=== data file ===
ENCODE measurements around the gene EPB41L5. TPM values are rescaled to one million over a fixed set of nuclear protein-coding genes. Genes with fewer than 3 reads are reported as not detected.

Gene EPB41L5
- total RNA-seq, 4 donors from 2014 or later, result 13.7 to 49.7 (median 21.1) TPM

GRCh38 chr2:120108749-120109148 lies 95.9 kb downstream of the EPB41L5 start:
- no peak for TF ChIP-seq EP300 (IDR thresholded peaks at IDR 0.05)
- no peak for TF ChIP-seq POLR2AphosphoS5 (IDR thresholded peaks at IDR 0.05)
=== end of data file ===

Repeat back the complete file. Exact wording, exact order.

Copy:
ENCODE measurements around the gene EPB41L5. TPM values are rescaled to one million over a fixed set of nuclear protein-coding genes. Genes with fewer than 3 reads are reported as not detected.

Gene EPB41L5
- total RNA-seq, 4 donors from 2014 or later, result 13.7 to 49.7 (median 21.1) TPM

GRCh38 chr2:120108749-120109148 lies 95.9 kb downstream of the EPB41L5 start:
- no peak for TF ChIP-seq EP300 (IDR thresholded peaks at IDR 0.05)
- no peak for TF ChIP-seq POLR2AphosphoS5 (IDR thresholded peaks at IDR 0.05)